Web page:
There are many variations of Aalsuppe, some of them even contain eel! Not as far-fetched as it sounds, the name, "Aalsuppe" came from Low German or "Plattdeutsch" "allens rinkümmt or "alles hineinkommt," and meant everything in the kitchen should go in it, a leftovers soup, if you will. Now Hamburg even has rules regarding the ingredients, specifically eel, in this soup, so that no visitor is disappointed by its absence.
Hamburger Aalsuppe is a sweet-sour soup with dried plums and apple pieces. Ham broth is made using a ham bone as well as fresh (sometimes smoked) eel. This recipe is adapted from one from 1879.
- 1 pound pears
- 6-8 ounces dried plums
- 4-5 ounces dried apple rings
- 1/2 celeriac root (or regular some celery)
- 8 ounces carrots
- 1 leek
- Optional: 1 small parsnip
- 1 ham bone (usually from a Katenschinken with some meat still attached)
- Optional: leftover rind ("die Schwarte") from the ham
- 8 ounces peas (fresh or frozen)
- 1 bunch savory
- 1 bunch parsley
- 1 bunch dill
- 1 tablespoon butter
- 1 tablespoon flour
- Salt to taste
- Pepper to taste
- Nutmeg to taste
- 1 pound prepared eel
- 3/4 c. white wine (dry)
- 3 tablespoons sugar
- 1 tablespoon vinegar
- 1 bay leaf
- Garnish: parsley
Prepare the Fruit Ahead of Time
Peel the pears, quarter and remove the core. Poach them in lightly sugared water for 10 to 15 minutes. Remove from the liquid and let cool. Serve them cold, with the soup.
Cover the dried fruit, most often prunes and apples but can also contain pears or apricot pieces, with hot water to soften.
Start the Soup About 2 Hours Before Eating
Clean and dice the celery, parsnip, and carrots.
Place the ham bone in a large pot and cover with 3 quarts of water. Bring to a boil, lower the temperature and simmer. Add the ham rind, the herbs (lay them on top, to be removed later) and the peel from the celery, parsnip, and carrots.
Cover the pot and simmer for an hour or so.
Remove the fat from the broth, remove the bone and sieve the broth. Discard the solids.
Take the rest of the meat off the bone and cut it into small pieces. Add the meat back into the broth. Add the celery (celeriac), carrot, parsnip, and peas and simmer for 30 minutes.
Add the dried fruit with its soaking water to the strained broth.
Mix 1 tablespoon of soft butter with 1 tablespoon of flour to form a ball or clump. Stir it into the soup to thicken the broth. Let the soup boil for 3 minutes so the flour loses the raw taste it sometimes has. Add freshly ground nutmeg, salt and pepper to taste.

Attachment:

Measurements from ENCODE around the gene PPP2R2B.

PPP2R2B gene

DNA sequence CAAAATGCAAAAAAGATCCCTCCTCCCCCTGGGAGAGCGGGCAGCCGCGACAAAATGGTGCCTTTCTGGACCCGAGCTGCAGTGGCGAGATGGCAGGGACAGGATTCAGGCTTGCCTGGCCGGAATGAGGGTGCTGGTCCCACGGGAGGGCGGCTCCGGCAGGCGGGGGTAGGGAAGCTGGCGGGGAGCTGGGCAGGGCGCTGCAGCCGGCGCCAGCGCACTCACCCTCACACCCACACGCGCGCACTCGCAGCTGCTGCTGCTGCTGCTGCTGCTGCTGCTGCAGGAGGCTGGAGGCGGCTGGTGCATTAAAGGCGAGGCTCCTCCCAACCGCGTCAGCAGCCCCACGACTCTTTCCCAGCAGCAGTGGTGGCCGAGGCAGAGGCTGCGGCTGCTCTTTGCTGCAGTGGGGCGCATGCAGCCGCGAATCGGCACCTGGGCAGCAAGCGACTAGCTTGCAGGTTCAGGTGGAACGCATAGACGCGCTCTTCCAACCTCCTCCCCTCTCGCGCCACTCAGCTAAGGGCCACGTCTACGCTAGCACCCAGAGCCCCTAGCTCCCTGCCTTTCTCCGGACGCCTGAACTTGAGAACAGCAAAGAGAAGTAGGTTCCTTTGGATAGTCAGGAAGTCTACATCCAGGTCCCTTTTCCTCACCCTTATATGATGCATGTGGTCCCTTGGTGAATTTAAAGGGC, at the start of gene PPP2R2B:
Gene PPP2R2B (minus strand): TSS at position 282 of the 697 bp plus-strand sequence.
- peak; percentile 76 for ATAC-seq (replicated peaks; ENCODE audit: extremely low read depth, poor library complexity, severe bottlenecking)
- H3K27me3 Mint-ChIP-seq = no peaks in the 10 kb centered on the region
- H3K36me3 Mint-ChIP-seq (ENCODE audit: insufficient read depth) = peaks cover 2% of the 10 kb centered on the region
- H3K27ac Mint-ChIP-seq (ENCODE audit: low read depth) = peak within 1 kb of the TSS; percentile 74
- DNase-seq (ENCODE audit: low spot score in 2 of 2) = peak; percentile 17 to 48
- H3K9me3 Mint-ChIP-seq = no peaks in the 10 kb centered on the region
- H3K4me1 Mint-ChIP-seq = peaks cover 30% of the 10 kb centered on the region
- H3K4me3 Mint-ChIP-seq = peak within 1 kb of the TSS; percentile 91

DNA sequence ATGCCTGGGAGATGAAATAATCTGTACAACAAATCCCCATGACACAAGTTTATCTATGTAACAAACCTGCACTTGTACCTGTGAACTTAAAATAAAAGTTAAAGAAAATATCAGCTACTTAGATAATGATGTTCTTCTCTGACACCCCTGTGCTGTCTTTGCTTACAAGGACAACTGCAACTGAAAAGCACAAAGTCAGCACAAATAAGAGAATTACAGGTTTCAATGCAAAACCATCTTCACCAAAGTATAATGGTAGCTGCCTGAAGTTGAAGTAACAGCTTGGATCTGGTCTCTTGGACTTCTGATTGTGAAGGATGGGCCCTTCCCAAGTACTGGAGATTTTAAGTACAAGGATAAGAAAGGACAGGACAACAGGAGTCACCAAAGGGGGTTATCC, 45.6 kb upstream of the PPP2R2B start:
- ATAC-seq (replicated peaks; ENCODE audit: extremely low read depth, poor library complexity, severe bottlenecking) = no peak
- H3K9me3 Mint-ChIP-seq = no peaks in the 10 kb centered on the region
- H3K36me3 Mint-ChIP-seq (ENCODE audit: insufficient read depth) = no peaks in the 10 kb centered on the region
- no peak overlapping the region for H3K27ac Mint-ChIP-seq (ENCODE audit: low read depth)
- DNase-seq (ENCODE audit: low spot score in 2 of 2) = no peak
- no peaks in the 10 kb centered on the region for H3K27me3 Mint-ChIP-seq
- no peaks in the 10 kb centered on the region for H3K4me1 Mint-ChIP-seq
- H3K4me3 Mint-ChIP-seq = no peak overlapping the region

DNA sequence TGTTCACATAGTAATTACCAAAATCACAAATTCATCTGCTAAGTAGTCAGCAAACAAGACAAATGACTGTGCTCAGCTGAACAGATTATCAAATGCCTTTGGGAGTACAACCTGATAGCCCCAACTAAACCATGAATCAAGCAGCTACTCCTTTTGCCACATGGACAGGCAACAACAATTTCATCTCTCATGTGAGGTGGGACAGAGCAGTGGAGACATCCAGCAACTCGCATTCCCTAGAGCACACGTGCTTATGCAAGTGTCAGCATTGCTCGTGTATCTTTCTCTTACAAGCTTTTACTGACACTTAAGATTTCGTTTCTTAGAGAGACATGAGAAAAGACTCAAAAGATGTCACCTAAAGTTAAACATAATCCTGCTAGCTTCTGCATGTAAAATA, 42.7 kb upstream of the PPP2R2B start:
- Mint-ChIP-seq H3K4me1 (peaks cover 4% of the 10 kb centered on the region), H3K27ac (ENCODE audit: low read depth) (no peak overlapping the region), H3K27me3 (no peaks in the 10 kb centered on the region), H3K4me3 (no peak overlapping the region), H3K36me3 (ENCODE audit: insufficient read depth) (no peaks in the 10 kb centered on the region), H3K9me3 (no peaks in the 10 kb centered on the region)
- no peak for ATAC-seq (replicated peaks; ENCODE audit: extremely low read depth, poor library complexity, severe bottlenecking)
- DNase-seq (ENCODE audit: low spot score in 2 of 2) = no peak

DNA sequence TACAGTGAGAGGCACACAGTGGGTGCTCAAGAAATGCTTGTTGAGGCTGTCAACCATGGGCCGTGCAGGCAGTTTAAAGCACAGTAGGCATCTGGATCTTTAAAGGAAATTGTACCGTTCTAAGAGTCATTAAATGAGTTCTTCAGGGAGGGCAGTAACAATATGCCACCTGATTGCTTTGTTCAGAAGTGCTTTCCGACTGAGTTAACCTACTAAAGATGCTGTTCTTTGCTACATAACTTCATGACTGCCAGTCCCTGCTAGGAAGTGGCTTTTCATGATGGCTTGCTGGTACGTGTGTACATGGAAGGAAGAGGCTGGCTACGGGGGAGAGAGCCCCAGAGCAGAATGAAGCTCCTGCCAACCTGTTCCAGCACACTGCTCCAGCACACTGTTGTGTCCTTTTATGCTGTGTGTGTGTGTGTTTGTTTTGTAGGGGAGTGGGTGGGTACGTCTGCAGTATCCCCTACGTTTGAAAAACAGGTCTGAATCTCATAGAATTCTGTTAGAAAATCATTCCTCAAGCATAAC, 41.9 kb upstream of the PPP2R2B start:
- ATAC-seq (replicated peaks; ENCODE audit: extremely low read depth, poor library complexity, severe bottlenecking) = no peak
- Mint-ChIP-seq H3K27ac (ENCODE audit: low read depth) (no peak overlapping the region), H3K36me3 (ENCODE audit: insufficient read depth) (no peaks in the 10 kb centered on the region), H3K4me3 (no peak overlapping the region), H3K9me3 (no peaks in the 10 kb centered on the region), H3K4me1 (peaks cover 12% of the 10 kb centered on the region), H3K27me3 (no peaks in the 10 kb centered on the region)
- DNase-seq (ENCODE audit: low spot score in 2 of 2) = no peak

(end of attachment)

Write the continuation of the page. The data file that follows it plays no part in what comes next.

Taste and season the broth with sugar and vinegar to give the soup a sweet and sour note ("süß-sauer abschmecken"). Start with a couple teaspoons of sugar, a tablespoon of vinegar and go from there.
Prepare the Eel Before the Soup is Done
While the soup is simmering the second time (after you add the diced vegetables), take the cleaned eel and cut into 1 1/2 to 2 inch chunks. You may buy filets in the store, filet the fish yourself, or cook the eel with the bones still in it.
Bring 1 quart of water and the wine to a boil and reduce heat. Add the bay leaf, salt and a tablespoon of sugar to the pot.
Add the eel and simmer for about 20 minutes (fewer if you have fillets).
Remove the eel and take the meat from the bones. Discard the bones and the cooking liquid.
Add the eel to the ham broth.
Some people love to add flour dumplings to the soup. These dumplings are cooked separately in salted water, then added to the soup just before serving. Butter Dumpling recipe.
Garnish with chopped parsley. Serve the soup with baguette or other crusty bread.
- Use smoked eel, no need to cook beforehand. You can buy smoked fish from fishmongers in Germany or try some smoked salmon or halibut. A high-fat fish is preferred.
- Some people thicken the soup as described here, others like the broth see-through.
- Add some garden sorrel ("Sauerampfer" - large leafy greens with a sour note) cut into ribbons at the end for a green treat. You might be inclined to add chard or other, leafy green if you do not have sorrel.
- If you do not like fish or eel, leave it out. The soup then becomes "Verlorene Aalsuppe," or lost eel soup. It tastes good this way, too.
- This soup is rather polarizing. either you love it or you don't. Whoever asks for a second bowlful is stuck on it.